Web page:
Time for the Government to resolve the UEC issue
By John Isaac
As a Journalist and Editor for the last 24 years, I recall a very standard reply ministers and those in authority would give each time journalist posted a sensitive question.
"We will form a committee to look into the matter" - over time, I accepted this as a universal reply to any tough situation from the Barisan Nasional government.
As other Malaysians, I remained positive that this kind of blanket reply would cease and pro-active action swing in following Pakatan Harapan's rise to power.
However, I, like many others, am pretty upset to learn that this was the same reply given by our Education Minister when pressed on the recognition of the Unified Examination Certificate (UEC).
The problem back then was that these so-called committee members neither knew nor understood the issue at hand and were probably appointed and paid because of their relations or contacts with certain individuals.
So, if one is forming a committee to look into something, make sure those in this committee are credible and are well versed with the subject matter at hand.
The justification for selection of the committee members was never spelled out nor were the terms of reference clear from the start.
PH must remember that they did not win Putrajaya just because of the Malay support, but also greatly due to the backing from the Chinese community.
It is also no secret that this community holds the UEC recognition close to their hearts and any mention of this raises eyebrows.
Also, I personally do not understand the hesitance in giving it due recognition especially since the UEC has obtained an ISO 9001:2008 quality management certification from Malaysia, China, the United Kingdom and Japan.
The UEC is accepted as entry qualifications by a majority of private colleges and universities in Malaysia and accredited by more than 1,000 colleges and universities, both public and private, in countries such as the UK, United States, Australia, Japan, Singapore and China.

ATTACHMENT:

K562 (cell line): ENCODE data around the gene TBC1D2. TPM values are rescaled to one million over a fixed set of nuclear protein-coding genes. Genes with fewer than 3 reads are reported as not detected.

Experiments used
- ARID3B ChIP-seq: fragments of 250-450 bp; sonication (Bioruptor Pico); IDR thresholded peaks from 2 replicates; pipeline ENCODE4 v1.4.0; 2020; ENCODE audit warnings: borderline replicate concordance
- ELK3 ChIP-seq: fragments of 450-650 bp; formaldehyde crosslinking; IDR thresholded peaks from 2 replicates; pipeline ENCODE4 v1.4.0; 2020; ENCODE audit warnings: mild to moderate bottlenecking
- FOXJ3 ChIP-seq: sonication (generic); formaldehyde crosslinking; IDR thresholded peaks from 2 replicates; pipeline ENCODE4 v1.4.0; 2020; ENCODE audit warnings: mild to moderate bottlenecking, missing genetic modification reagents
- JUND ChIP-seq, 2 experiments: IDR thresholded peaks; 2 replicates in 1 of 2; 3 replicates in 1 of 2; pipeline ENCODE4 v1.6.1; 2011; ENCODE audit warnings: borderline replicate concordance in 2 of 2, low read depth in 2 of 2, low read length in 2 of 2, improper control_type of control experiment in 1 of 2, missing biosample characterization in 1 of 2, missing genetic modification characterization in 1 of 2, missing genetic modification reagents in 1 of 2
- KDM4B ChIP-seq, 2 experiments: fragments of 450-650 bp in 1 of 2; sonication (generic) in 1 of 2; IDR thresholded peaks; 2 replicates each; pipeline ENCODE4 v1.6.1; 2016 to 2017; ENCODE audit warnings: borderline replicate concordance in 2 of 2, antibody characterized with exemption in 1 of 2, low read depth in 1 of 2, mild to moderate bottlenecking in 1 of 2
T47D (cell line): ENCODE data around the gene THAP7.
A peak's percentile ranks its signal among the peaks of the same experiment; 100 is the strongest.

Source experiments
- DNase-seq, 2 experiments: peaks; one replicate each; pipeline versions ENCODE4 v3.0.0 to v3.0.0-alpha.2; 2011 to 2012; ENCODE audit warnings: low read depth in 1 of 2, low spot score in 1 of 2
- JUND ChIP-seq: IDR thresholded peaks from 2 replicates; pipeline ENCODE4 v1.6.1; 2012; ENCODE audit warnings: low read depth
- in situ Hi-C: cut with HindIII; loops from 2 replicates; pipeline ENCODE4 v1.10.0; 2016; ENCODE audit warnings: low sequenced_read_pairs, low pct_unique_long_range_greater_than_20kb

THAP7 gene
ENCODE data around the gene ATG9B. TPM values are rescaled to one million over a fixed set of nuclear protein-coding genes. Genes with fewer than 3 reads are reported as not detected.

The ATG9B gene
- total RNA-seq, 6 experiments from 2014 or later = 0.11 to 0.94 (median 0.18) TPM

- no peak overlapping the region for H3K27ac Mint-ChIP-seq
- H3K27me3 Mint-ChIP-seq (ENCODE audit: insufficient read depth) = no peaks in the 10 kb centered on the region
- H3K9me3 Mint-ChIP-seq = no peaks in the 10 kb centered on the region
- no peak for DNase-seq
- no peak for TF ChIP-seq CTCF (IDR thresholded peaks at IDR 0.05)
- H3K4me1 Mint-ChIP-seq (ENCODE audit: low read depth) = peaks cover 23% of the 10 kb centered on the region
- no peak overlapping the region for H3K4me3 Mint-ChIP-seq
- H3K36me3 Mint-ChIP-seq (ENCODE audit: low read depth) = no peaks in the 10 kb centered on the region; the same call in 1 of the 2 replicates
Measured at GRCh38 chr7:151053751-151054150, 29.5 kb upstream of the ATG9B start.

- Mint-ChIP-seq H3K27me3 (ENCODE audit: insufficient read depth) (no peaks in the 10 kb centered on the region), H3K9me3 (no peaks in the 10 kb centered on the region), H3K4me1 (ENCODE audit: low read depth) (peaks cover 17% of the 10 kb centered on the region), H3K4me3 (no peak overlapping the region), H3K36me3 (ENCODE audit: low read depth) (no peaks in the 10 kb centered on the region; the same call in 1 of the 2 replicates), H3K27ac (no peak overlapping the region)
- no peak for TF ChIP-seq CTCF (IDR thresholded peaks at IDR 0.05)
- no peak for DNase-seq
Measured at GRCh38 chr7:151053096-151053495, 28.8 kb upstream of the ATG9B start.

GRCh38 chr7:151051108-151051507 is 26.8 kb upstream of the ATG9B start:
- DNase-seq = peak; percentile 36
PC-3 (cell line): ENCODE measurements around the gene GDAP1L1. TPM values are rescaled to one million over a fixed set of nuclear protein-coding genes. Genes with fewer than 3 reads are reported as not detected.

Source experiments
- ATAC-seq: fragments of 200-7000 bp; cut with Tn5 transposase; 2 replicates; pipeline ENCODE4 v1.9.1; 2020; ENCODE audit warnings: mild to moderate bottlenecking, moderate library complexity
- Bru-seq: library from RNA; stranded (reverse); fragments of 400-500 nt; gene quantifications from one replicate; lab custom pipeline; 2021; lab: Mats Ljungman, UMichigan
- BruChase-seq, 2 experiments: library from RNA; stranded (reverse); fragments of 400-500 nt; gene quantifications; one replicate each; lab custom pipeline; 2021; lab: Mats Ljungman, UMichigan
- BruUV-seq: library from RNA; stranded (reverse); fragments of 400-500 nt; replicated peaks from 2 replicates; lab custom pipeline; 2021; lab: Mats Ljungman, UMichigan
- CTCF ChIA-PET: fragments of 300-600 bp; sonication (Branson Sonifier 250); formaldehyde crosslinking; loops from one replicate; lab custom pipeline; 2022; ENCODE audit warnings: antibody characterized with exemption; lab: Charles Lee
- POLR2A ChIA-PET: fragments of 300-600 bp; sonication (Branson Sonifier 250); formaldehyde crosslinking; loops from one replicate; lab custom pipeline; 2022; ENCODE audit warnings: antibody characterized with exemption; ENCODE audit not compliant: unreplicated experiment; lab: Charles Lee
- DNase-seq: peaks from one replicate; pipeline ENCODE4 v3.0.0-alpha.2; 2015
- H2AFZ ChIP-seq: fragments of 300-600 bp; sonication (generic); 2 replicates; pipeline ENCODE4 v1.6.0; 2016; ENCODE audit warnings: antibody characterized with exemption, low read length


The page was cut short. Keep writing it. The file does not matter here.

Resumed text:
Also, what is all the fuss about? After all, foreign English-language based examinations like the Cambridge O-levels and A-levels have been held here since Independence? How come these examinations do not create any problems or threaten the status of the national language?
“If Malays are really against UEC’s recognition, how is it that Pakatan Harapan, which recognised the certificate in its election manifesto, was able to win the support of various races in GE14?” asked MCA president, Datuk Seri Wee Ka Siong.
He said the recognition of UEC would not threaten the status of Bahasa Malaysia as the national language, adding that UEC students must also fulfil the criterion of at least a credit in Bahasa Malaysia in SPM.
“The multi-stream education system is not a barrier to national unity as there are now more non-Chinese students attending national-type Chinese schools (SJKC) and Chinese independent secondary schools (SMPC).
“SJKC and SMPC, which are part of the multi-stream education system in this country, have no intention and desire to take over the main national education system in Malaysia, not today or forever,” he said.
Wee has since thrown a challenge to PH, asking the new Government if it had the “political will” and if it was ready to do what it had promised to recognise UEC, now that it had the people’s mandate.
From what can be gathered from the numerous statements and press releases made by the PH administration, one can conclude that the major milestone here is that many lack a sound understanding of what the UEC is all about in the first place.
As pointed out by Suaram advisor, Dr Kua Kia Soong, the only missing piece in this whole UEC recognition farce is the professional assessment of the UEC by the Malaysian Quality Assurance (MQA) that is tasked with doing this job of academic accreditation of certificates.
According to him, it is clear that PH won the vast majority of the Chinese votes during GE14 mainly because among other promises, the PH manifesto and the PH leaders pledged to recognise the UEC, the school leaving certificate of the Malaysian Independent Chinese Secondary Schools that has been maligned by Umno all these years since 1975.
He claimed that voters were given the impression that such recognition was part of PH’s reform in a new and inclusive Malaysia.
From recent reports, we can already see that brownie points for the PH administration are on the lower end and rising up to such a challenge would surely do well for them.
For years, Umno has been sweeping this issue under the carpet and to date, it looks like PH is continuing with this trend.
It is best to lay the cards on the table and find a win-win solution to the UEC matter soon.
One of BN's famous methods of evading any controversial issue was to proclaim it as a threat to national unity.
Seriously, in what way now is the UEC going to threaten anyone's unity? If at all, it would probably help enhance unity among our races.